Have you ever dreamed of publishing your own e-book and making it big — like the best-selling authors Colleen Hoover and Andy Weir? Not everyone has such success, but plenty of writers have found an audience online with platforms, like Amazon Kindle Publishing and Barnes & Noble Press, that allow authors to freely upload their books and sell them. While you may not get as much exposure by skipping traditional publishing methods and releasing your book yourself, you do retain more control over your work and royalties, which can be up to 70 percent of the sale price. If you’re inspired, here’s a basic overview of the process.
Prepare Your Manuscript
You don’t need special software to write a book — pretty much any modern word-processing program will do — although some people find apps for organizing plots and characters useful. However, your text should be as mistake-free as possible, so take full advantage of any and all proofing tools you have. Apple’s Pages, Google Docs, Microsoft Word, Zoho Writer and several other programs include spelling and grammar aids in their desktop editions; options may be more limited on mobile devices.
Some programs have add-ons that use artificial intelligence to analyze and suggest improvements to your writing; Zoho’s free Zia assistant and Microsoft’s new $30-a-month Copilot tool for its Office suite are two examples. Third-party A.I.-powered apps like Grammarly and ProWritingAid have free basic editions with the option to level up for additional help for $10 to $12 a month.
If you’d rather have a human advising you (and you have the budget for it), hiring a professional editor can also help improve your book. The American Copy Editors Society has a freelancer directory, and you can find editors available for hire on sites like Upwork and Fiverr.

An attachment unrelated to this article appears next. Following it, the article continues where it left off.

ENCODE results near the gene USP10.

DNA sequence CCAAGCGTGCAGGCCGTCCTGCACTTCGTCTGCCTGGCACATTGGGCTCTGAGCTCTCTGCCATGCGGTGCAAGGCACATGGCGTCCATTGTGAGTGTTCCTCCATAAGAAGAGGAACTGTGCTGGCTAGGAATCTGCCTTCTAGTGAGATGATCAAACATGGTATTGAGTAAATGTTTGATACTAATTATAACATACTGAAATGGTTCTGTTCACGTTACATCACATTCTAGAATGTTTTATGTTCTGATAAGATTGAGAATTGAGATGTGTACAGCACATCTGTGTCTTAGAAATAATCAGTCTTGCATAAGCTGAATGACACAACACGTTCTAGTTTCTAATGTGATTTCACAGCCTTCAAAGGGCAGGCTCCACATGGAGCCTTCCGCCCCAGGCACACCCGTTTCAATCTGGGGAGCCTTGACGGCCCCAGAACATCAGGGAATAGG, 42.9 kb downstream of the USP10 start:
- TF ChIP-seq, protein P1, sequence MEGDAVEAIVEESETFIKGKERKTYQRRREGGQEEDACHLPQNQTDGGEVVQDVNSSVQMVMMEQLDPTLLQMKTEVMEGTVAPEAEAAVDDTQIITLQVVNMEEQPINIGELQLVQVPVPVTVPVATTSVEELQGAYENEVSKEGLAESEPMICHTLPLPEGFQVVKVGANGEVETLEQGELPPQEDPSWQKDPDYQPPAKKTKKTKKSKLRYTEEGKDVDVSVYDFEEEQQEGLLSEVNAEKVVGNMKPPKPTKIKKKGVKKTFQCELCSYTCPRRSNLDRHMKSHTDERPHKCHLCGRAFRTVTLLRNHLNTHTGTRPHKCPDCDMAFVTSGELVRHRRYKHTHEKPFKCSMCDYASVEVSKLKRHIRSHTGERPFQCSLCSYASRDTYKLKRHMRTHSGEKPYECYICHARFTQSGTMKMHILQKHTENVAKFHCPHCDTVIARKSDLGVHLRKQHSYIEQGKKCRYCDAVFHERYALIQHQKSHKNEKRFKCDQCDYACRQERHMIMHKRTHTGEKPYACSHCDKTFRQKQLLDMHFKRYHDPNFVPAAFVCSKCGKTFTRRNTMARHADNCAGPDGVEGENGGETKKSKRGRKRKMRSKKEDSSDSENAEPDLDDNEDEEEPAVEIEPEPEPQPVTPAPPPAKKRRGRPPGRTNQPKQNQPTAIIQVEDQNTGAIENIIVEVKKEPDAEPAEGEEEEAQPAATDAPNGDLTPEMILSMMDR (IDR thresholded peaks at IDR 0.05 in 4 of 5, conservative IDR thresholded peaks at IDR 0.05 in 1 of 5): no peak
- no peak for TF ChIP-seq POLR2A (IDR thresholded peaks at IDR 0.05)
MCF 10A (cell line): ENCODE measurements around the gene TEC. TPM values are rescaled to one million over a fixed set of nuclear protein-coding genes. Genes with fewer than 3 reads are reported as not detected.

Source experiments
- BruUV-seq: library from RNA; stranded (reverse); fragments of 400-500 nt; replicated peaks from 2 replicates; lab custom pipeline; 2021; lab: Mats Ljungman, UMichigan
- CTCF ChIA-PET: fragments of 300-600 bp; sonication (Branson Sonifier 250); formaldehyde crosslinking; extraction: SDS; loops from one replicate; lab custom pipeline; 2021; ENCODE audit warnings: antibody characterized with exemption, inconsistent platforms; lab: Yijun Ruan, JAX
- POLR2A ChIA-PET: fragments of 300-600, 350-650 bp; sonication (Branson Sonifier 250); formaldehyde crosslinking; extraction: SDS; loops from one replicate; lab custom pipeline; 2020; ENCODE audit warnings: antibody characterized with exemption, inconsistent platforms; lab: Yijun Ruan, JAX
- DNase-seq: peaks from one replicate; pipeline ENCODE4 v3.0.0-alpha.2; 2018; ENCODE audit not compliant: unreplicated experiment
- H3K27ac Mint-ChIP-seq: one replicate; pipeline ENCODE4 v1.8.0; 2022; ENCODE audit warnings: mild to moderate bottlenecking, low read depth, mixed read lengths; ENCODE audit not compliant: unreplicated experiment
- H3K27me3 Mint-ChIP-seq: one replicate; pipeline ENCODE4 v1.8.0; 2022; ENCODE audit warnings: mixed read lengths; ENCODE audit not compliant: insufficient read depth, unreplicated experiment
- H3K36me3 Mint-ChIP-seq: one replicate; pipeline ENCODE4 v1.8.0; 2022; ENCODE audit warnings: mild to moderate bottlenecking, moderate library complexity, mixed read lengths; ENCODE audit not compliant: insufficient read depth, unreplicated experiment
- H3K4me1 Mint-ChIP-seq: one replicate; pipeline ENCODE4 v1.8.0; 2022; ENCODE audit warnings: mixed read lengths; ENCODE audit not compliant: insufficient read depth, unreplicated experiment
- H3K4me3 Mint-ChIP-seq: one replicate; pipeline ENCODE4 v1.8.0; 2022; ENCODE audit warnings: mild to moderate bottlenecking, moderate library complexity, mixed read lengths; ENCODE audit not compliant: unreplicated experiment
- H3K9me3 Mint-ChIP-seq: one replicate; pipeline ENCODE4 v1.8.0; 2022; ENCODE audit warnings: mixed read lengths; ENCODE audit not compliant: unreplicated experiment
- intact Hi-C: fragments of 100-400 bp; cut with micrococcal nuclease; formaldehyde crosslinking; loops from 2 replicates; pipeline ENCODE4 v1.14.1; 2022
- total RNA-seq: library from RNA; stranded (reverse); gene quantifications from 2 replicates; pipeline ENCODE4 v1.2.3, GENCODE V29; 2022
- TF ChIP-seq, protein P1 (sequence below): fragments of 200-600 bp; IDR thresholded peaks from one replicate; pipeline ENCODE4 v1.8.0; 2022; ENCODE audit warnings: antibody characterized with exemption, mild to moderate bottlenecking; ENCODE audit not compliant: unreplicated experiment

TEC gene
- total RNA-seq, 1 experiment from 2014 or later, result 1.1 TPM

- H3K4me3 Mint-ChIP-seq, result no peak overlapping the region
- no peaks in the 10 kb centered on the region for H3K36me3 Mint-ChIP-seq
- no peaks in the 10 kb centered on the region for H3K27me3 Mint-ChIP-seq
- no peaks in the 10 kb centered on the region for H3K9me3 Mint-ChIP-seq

Design Your Book Cover
Even with a snappy title, a book cover with plain text on a plain background will probably get lost in a busy e-bookstore. Get readers to notice your work among the rows of competing books before they can even judge it.
If you go the D.I.Y. route, keep a few things in mind. First, do not use someone else’s copyrighted photos, illustrations or graphics without permission. If you use your own images, remember that e-book covers are tiny in online stores — so make the cover legible. The file size requirements will vary based on the e-book publisher(s) you choose to distribute your book, so keep the design flexible enough that you can adjust it as needed.
Pick a Publisher
When you have your text and art finished, choose an e-book publishing platform. Unless you agree to an exclusive deal with one publisher, you can upload your book to multiple e-bookstores, but programs like Amazon’s KDP Select require 90 days of Kindle-only distribution in exchange for special promotions.
To get started, sign up for a free publishing account and then follow the instructions for formatting and uploading your manuscript and cover image. You also need to set a price and distribution area for your book, as well as account details for royalties earned.
Most publishers accept files in the .doc, .docx and .epub formats; the .epub format is a common standard for digital books. Apple’s Pages app for Mac, iOS or browser can also create books in the .epub format and publish directly to the Apple Books store via iCloud. And each platform gives you its specifications for the cover file size.
In addition to a cover that lures readers, you will need to write a book description of about 150 words. Briefly explain what your book is about, but do not give away too much. The description is like a speed-dating introduction between your book and a reader, so edit it carefully.
Once you complete the registration and upload process, your e-book should appear for sale — usually within a day or two — in the store.
Self-publishing a book can be exciting, but it’s not for everyone. If you want help navigating the path to a finished book for sale, fee-based services from companies like Reedsy or BookBaby are yet another avenue.